‘The One with the Lesbian Wedding’ (aired 1/18/96)
It’s funny to think about how some considered ‘The One with the Lesbian Wedding’ a ‘controversial’ episode back in 1996: two stations even refused to air it because of its content. ‘Lesbian Wedding’ in no way tries to be A Very Special Episode, or even make a big point about gay marriage at all. Even in 2013, it’s kind of a refreshing portrayal of the whole situation, with every character openly accepting the wedding without a second thought or hesitation about what it meant. Yes, Monica does voice that it’s “ok” for them to get married because they love each other, but it’s the only moment like that in the whole episode. It’s nice to see love just be allowed to be love on a television show, without having to pander or trying to make some overt message about gay rights that already speaks for itself.
The lesbian wedding isn’t without its flaws, though: when Susan’s parents back out of attending, Susan for unknown reasons suggests they should just cancel the wedding, which sends Carol in a frenzy, yada yada yada. Ross pointing out that the marriage is for them not her parents is a blatantly obvious one, and the melodramatics only serve a repetitive purpose: Ross coming terms with their relationship, something he’s already done multiple times in the season. It’s not something the show lingers on for too long, but it feels like Ross is slipping back into the season one version of himself when he’s boycotting the wedding, or clinging onto Susan as he walks her up the aisle.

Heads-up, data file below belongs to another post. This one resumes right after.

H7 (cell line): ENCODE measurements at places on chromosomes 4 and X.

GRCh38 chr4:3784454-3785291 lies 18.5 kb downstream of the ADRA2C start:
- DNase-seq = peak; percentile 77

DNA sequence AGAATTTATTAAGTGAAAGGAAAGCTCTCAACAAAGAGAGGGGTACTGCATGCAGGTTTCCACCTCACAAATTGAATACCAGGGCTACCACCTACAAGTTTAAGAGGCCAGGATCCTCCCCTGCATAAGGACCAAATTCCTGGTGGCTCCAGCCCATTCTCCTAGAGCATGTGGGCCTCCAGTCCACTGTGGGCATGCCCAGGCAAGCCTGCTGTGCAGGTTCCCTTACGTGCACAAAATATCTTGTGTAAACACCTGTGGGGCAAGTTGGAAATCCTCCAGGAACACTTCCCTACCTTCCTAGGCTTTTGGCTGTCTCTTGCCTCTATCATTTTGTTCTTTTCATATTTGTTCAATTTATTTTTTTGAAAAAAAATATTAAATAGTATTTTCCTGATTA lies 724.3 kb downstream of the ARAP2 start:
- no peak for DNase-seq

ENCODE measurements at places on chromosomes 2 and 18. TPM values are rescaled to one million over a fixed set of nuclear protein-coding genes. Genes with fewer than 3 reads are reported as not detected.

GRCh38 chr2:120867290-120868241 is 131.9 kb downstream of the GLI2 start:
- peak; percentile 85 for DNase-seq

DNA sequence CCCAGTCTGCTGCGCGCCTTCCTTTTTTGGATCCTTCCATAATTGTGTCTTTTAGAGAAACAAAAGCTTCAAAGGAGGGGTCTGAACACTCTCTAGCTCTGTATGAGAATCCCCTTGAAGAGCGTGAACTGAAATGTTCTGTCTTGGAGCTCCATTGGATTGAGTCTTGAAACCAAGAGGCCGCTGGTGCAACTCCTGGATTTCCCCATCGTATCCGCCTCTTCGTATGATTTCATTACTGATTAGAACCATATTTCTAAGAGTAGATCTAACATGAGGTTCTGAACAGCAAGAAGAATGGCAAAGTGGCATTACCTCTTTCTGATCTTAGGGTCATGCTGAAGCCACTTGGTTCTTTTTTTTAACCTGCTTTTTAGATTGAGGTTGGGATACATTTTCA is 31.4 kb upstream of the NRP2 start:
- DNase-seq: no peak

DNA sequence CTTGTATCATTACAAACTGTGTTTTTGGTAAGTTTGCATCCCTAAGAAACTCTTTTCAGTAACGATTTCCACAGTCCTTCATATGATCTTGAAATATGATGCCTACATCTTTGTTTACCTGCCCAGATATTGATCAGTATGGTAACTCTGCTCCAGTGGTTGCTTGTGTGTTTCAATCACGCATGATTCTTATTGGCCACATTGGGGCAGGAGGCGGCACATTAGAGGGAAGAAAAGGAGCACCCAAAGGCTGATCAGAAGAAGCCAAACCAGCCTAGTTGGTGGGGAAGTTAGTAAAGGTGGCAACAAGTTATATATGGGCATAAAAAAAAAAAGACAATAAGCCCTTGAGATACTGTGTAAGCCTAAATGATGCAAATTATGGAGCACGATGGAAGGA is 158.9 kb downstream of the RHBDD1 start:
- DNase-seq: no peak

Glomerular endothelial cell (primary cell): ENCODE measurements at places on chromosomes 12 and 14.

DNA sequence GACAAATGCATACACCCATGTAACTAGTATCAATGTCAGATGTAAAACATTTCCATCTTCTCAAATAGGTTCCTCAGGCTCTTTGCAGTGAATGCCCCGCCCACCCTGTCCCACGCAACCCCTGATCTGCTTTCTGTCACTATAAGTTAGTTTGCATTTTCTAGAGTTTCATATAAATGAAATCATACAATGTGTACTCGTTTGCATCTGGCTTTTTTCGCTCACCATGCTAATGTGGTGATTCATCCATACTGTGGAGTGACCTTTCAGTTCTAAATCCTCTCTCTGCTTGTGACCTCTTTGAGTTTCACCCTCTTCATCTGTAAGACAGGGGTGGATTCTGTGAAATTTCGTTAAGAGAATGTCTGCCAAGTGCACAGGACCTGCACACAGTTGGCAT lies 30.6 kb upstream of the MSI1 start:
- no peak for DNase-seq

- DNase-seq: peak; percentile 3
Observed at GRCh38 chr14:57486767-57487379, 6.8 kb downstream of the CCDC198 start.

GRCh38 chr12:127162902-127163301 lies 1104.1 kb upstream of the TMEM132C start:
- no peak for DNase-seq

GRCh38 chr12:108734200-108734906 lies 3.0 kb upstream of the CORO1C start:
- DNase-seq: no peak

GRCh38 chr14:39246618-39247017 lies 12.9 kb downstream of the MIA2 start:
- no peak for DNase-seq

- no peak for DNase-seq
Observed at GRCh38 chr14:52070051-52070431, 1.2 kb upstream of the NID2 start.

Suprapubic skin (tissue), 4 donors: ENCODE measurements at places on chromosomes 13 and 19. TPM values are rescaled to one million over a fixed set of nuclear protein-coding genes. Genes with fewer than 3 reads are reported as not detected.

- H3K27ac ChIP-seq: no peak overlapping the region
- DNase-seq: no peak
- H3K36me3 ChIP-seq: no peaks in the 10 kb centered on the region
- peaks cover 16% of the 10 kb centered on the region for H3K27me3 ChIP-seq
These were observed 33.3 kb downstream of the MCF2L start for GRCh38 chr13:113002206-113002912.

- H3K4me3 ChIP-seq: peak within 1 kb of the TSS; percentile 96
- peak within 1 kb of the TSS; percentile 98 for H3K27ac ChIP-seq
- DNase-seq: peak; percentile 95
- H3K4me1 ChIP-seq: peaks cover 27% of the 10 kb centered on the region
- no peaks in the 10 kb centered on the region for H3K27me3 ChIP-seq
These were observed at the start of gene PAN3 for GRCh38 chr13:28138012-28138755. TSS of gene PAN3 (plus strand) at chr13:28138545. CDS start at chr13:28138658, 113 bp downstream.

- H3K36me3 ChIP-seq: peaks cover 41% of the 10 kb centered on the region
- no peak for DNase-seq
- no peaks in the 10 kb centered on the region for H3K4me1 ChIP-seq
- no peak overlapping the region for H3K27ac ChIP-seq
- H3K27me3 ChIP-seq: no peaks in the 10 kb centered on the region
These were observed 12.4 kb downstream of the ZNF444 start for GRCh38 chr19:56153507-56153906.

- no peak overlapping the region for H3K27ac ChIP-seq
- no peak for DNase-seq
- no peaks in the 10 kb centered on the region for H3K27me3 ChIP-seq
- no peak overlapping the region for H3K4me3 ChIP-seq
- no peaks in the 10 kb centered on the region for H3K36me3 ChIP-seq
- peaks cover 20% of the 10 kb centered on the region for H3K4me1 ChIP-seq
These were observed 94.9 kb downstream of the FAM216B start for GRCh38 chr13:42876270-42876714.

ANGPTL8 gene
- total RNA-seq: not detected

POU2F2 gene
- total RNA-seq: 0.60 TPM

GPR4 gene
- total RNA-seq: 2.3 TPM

‘Lesbian Wedding’ (and the two episodes following it) thankfully give us a break on the Ross/Rachel nonsense littered about the first half of the season – but doesn’t do the greatest job finding interesting material to bide it’s time with. The worst of these (as usual) is Phoebe, who walks around with the spirit of an old woman inside her for the whole episode, all because poor Mrs. Adeleman needed to see a lesbian wedding before she’d “seen it all” and could move on to the other side. It’s nothing more than a series of old person cliches fed through Phoebe’s mouth in an old woman’s voice, like a body-switching comedy at its worst.
Rachel and her mother’s material is better – although it’s fairly simplistic stuff, save for the brief deleted scene where her mother talks about how she’s been in a daze for most of her marriage, only now realizing how unhappy she’s always been. Why they kept all the Phoebe junk in and cut this scene out amazes me; it’s the only time there’s a connection made between Sandra and Rachel beyond “Sandra wants her youth back”, and it really feels like there’s an understanding relationship between the two of them. I like the subtleties of that scene more than the surface-level emotional moment we got in the broadcast version, where Sandra tells Rachel “You didn’t marry your Barry… I married mine.” The deleted scene gives us meaningful insight into Sandra’s emotions, and puts into context the dichotomy between what Sandra sees in Rachel’s life, and what it’s like to actually live it (this might be the only time Rachel is worried to pay rent, by the way).